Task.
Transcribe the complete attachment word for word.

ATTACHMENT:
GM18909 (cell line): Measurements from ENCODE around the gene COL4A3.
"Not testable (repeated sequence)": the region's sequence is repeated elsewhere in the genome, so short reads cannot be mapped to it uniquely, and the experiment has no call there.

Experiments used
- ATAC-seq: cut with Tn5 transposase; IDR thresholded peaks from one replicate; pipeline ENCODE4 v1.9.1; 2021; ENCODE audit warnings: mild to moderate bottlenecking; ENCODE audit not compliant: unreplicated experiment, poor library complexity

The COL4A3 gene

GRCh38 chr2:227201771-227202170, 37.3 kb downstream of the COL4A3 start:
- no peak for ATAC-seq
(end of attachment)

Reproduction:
GM18909 (cell line): Measurements from ENCODE around the gene COL4A3.
"Not testable (repeated sequence)": the region's sequence is repeated elsewhere in the genome, so short reads cannot be mapped to it uniquely, and the experiment has no call there.

Experiments used
- ATAC-seq: cut with Tn5 transposase; IDR thresholded peaks from one replicate; pipeline ENCODE4 v1.9.1; 2021; ENCODE audit warnings: mild to moderate bottlenecking; ENCODE audit not compliant: unreplicated experiment, poor library complexity

The COL4A3 gene

GRCh38 chr2:227201771-227202170, 37.3 kb downstream of the COL4A3 start:
- no peak for ATAC-seq